Occupational, Safety, and Health Standards Board.
8670.8.5. The administrator may use volunteer workers in response,
containment, restoration, wildlife rehabilitation, and cleanup
efforts for oil spills in marine waters. The volunteers shall be
deemed employees of the state for the purpose of workers'
compensation under Article 2 (commencing with Section 3350) of
Chapter 2 of Part 1 of Division 4 of the Labor Code. Any payments
for workers' compensation pursuant to this section shall be made from
the Oil Spill Response Trust Fund created pursuant to Section
8670.9. (a) The administrator shall enter into discussions on
behalf of the state with the States of Alaska, Hawaii, Oregon, and
Washington, for the purpose of developing interstate agreements
regarding oil spill prevention and response. The agreements shall
address, including, but not limited to, all of the following:
(1) Coordination of vessel safety and traffic.
(2) Spill prevention equipment and response required on tank ships
and tank barges and at terminals.
(3) The availability of oil spill response and cleanup equipment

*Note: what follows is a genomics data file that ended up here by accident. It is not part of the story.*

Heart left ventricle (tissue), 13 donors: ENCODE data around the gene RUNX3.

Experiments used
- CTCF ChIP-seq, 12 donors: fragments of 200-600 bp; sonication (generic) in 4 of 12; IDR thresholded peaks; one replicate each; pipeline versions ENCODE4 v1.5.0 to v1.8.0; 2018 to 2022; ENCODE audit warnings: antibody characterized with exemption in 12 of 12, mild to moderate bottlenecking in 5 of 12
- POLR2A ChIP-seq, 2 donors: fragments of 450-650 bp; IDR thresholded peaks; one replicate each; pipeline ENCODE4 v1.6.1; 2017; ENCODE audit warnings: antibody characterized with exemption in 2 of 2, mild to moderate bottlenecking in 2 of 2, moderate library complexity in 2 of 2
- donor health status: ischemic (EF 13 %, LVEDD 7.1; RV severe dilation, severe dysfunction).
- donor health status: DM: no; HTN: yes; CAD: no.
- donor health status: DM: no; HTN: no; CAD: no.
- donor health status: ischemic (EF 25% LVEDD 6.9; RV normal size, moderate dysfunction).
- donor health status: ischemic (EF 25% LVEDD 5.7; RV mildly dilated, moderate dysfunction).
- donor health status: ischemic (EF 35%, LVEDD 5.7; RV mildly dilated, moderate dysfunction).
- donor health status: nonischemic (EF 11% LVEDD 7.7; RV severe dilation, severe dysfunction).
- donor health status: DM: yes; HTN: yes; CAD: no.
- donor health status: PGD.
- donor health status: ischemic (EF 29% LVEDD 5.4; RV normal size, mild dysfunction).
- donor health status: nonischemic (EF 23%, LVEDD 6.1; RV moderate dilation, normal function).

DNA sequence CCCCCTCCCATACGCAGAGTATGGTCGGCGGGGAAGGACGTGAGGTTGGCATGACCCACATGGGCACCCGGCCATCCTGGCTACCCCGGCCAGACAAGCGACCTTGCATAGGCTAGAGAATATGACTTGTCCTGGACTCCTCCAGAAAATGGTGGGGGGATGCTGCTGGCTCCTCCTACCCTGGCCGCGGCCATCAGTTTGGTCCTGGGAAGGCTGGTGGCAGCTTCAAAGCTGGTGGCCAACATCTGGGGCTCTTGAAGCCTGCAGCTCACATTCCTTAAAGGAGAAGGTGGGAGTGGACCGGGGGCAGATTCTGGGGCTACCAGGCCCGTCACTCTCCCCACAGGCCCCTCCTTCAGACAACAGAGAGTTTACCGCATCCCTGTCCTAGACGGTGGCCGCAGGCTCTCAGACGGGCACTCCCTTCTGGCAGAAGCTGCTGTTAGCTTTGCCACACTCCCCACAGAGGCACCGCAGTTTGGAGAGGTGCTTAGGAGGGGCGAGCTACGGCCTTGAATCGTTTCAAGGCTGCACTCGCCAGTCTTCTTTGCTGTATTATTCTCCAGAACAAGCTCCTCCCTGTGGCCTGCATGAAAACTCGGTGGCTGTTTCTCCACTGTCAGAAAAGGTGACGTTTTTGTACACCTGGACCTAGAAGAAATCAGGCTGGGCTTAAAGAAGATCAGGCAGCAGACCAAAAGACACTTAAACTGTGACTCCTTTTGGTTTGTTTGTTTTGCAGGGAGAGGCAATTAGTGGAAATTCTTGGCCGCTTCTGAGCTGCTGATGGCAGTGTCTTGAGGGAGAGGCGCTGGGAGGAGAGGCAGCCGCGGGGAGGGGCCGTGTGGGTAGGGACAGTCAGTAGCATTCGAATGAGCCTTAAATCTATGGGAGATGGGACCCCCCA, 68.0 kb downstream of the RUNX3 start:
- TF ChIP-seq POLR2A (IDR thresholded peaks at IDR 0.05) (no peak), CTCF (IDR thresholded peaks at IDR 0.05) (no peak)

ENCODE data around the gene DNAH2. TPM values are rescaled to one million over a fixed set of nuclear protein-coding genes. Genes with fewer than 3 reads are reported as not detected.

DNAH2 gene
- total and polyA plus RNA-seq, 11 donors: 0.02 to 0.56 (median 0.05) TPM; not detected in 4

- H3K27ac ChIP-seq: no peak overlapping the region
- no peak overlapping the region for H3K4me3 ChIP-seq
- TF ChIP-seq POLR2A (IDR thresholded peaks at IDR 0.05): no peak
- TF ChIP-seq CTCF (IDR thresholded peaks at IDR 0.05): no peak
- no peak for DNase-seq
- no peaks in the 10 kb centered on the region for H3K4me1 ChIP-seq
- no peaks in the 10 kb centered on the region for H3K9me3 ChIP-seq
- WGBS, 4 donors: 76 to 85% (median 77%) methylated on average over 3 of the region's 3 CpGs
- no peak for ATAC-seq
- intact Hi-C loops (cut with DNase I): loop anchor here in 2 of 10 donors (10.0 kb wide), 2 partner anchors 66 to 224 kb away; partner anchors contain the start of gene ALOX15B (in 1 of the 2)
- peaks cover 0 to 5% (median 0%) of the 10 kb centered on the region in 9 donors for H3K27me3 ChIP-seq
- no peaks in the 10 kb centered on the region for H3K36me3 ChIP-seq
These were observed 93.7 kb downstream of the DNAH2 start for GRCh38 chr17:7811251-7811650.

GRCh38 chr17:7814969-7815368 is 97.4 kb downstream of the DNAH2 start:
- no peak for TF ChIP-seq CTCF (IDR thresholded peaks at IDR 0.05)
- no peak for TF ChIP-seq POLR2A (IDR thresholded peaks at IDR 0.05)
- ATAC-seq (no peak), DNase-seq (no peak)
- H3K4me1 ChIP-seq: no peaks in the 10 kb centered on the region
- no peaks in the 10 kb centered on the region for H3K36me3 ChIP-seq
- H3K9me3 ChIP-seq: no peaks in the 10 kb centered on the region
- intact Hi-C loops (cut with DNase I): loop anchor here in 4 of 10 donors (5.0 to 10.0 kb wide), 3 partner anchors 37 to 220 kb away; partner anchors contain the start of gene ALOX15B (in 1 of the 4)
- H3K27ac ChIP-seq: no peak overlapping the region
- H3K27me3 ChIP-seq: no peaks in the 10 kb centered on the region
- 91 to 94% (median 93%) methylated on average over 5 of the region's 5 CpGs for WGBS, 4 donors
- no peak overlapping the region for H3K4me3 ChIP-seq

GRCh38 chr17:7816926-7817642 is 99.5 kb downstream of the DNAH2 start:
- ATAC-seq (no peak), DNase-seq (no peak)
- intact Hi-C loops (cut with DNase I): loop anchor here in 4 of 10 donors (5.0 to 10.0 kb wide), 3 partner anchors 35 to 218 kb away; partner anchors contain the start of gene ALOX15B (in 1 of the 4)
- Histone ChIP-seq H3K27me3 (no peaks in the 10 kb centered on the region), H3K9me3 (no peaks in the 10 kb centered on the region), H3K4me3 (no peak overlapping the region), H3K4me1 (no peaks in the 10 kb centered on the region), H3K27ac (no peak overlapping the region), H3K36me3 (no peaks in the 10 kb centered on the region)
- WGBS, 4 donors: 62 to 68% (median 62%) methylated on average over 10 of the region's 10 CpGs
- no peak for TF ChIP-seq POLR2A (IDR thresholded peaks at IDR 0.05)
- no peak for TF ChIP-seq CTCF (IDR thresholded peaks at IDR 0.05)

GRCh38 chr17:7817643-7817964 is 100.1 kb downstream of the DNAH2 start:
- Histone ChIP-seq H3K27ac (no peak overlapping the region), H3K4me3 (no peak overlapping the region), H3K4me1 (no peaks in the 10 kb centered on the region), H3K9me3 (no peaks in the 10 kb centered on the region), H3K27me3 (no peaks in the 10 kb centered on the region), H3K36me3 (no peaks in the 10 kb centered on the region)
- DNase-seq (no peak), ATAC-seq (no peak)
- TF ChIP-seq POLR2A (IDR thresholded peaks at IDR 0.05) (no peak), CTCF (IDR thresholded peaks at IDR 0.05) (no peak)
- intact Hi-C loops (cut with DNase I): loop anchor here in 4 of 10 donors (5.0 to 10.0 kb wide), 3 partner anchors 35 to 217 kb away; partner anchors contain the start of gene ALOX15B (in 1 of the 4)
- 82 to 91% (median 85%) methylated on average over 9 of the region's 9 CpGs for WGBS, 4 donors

(4) Other matters that may relate to the transport of oil and oil
spill prevention, response, and cleanup.
(b) The administrator shall coordinate the development of these
agreements with the Coast Guard, the Province of British Columbia in
Canada, and the Republic of Mexico.
8670.10. (a) In coordination with all appropriate federal, state,
and local government entities, the administrator shall periodically
carry out announced and unannounced drills to test response and
cleanup operations, equipment, contingency plans, and procedures
implemented under this chapter. If practical, the administrator
shall coordinate drills with drills carried out by the State Lands
Commission and the California Coastal Commission to test prevention
operations, equipment, and procedures. In carrying out announced
drills, the administrator shall coordinate with the private entities
involved in the drill. Each state and local entity, each rated OSRO,
and each operator shall cooperate with the administrator in carrying
out these drills.
(b) The administrator shall establish performance standards that
each operator and rated OSRO shall meet during the drills carried out
pursuant to subdivision (a). The standards shall include, but are